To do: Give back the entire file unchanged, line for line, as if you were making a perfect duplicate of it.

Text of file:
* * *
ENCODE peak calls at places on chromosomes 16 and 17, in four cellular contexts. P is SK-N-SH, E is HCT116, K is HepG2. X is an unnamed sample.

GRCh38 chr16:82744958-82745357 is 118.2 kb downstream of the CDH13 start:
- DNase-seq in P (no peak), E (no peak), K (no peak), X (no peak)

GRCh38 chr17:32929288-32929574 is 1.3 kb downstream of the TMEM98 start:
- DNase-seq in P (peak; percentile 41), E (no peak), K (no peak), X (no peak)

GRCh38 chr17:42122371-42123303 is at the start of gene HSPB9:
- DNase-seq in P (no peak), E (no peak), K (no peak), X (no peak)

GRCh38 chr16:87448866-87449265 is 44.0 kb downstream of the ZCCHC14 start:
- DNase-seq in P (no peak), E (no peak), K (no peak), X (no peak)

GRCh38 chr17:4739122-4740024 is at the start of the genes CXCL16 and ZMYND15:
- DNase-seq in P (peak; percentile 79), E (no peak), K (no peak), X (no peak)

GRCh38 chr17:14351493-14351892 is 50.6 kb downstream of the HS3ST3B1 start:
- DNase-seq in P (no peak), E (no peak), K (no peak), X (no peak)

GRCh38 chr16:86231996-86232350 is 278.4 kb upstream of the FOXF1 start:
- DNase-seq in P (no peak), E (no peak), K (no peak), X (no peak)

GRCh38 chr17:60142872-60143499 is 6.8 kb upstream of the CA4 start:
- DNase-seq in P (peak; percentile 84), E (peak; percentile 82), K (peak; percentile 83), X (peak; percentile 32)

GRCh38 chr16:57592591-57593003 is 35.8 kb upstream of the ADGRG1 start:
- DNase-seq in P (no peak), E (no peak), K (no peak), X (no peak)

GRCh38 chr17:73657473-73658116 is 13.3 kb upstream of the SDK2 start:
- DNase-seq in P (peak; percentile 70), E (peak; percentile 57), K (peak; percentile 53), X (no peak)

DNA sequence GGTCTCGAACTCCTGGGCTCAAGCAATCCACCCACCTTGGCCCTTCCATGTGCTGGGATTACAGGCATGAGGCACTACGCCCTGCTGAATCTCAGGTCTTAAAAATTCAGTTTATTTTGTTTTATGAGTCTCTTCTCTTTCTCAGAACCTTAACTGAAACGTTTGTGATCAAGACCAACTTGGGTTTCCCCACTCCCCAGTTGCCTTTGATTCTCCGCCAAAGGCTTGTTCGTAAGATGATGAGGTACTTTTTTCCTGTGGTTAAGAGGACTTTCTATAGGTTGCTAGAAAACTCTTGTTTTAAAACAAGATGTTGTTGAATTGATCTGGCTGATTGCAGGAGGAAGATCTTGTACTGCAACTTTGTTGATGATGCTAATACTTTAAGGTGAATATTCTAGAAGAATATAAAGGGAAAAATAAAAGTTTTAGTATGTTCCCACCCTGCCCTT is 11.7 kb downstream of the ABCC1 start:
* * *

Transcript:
ENCODE peak calls at places on chromosomes 16 and 17, in four cellular contexts. P is SK-N-SH, E is HCT116, K is HepG2. X is an unnamed sample.

GRCh38 chr16:82744958-82745357 is 118.2 kb downstream of the CDH13 start:
- DNase-seq in P (no peak), E (no peak), K (no peak), X (no peak)

GRCh38 chr17:32929288-32929574 is 1.3 kb downstream of the TMEM98 start:
- DNase-seq in P (peak; percentile 41), E (no peak), K (no peak), X (no peak)

GRCh38 chr17:42122371-42123303 is at the start of gene HSPB9:
- DNase-seq in P (no peak), E (no peak), K (no peak), X (no peak)

GRCh38 chr16:87448866-87449265 is 44.0 kb downstream of the ZCCHC14 start:
- DNase-seq in P (no peak), E (no peak), K (no peak), X (no peak)

GRCh38 chr17:4739122-4740024 is at the start of the genes CXCL16 and ZMYND15:
- DNase-seq in P (peak; percentile 79), E (no peak), K (no peak), X (no peak)

GRCh38 chr17:14351493-14351892 is 50.6 kb downstream of the HS3ST3B1 start:
- DNase-seq in P (no peak), E (no peak), K (no peak), X (no peak)

GRCh38 chr16:86231996-86232350 is 278.4 kb upstream of the FOXF1 start:
- DNase-seq in P (no peak), E (no peak), K (no peak), X (no peak)

GRCh38 chr17:60142872-60143499 is 6.8 kb upstream of the CA4 start:
- DNase-seq in P (peak; percentile 84), E (peak; percentile 82), K (peak; percentile 83), X (peak; percentile 32)

GRCh38 chr16:57592591-57593003 is 35.8 kb upstream of the ADGRG1 start:
- DNase-seq in P (no peak), E (no peak), K (no peak), X (no peak)

GRCh38 chr17:73657473-73658116 is 13.3 kb upstream of the SDK2 start:
- DNase-seq in P (peak; percentile 70), E (peak; percentile 57), K (peak; percentile 53), X (no peak)

DNA sequence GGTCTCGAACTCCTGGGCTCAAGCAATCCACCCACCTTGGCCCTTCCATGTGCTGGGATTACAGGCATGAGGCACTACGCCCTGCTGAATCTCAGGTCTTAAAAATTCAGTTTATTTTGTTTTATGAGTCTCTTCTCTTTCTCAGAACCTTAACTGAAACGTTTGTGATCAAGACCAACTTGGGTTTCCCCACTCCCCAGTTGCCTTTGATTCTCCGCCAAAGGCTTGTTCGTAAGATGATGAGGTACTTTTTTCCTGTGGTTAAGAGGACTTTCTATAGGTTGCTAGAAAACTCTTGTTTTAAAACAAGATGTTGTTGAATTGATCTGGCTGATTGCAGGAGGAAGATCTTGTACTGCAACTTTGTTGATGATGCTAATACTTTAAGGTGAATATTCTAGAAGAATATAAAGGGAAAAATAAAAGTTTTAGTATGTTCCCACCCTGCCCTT is 11.7 kb downstream of the ABCC1 start: